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J, OTRIDGE ; J. CUTHELL; LONGMAN, HURST, REES, ORME, BROWN, AND
GREEN; E. JEFFERY AND SON; LACKINGTON AND CO. ;. J. BELL;
HE year 1791 seemed auspicious to human nature.
Intwo ofthe greatest kingdoms in Europe, new constitutions were formed, which promised to put an end to the reign of feudal barbarism and anarchy in the one, and of more polished despotism in the other. But the year had not elapsed when the prospect was overcast; tempests and storms arose which overturned the new fabric in the one kingdom before it was well erected, and, in the other, after staining the public councils as well as the character of the nation, with multiplied atrocities, subverted one form of government after another; which still continue to agitate the unsettled mass, and to threaten, with further changes, further distress and ruin.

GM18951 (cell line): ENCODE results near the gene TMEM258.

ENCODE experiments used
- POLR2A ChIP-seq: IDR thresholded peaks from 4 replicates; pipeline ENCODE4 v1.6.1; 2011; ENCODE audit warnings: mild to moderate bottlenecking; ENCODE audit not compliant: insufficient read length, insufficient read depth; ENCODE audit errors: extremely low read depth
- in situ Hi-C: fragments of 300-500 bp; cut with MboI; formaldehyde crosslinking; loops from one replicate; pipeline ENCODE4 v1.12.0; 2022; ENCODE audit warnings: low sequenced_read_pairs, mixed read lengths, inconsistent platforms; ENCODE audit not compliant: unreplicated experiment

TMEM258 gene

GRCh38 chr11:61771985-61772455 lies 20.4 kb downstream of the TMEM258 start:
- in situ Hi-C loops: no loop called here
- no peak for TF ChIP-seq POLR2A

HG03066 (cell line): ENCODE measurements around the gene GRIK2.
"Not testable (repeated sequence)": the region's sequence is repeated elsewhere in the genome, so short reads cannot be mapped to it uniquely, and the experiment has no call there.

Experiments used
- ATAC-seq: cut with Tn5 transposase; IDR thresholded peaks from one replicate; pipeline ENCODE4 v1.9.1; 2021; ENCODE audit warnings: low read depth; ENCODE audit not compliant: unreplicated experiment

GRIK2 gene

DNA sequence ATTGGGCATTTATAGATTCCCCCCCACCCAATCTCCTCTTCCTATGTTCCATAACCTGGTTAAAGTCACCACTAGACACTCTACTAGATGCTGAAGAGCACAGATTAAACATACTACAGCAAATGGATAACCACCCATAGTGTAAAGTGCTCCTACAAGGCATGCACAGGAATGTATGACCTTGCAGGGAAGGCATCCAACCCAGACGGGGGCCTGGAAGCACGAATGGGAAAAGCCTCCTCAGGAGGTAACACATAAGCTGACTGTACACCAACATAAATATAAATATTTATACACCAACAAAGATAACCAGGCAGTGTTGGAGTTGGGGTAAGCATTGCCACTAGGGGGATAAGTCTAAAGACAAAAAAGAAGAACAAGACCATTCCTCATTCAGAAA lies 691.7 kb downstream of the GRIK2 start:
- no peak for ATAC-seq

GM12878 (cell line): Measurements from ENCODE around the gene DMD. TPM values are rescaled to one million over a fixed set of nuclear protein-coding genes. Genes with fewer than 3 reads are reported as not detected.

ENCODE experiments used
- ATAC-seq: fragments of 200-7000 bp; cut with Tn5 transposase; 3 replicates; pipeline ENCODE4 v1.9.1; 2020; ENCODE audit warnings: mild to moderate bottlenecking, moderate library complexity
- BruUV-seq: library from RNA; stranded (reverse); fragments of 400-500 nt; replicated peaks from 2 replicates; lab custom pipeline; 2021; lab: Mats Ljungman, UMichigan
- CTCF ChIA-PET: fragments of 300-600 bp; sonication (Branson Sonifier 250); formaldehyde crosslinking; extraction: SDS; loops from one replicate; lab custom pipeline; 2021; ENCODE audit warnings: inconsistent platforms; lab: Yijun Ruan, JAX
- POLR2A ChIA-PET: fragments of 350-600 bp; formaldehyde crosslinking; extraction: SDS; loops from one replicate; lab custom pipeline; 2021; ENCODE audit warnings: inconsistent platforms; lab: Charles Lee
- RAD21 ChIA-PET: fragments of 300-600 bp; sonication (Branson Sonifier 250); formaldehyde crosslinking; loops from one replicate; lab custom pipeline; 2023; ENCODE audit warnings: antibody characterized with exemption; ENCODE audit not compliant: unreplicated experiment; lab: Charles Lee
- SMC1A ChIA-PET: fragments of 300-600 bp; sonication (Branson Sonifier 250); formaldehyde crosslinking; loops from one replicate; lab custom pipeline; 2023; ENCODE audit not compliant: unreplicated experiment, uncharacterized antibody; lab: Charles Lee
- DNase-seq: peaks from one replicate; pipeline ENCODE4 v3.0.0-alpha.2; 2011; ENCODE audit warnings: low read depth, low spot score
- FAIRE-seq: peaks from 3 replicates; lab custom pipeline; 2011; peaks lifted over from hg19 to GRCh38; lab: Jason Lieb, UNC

The revolutions and new constitutions in Poland and in France, are vast subjects of reflection in themselves, A 2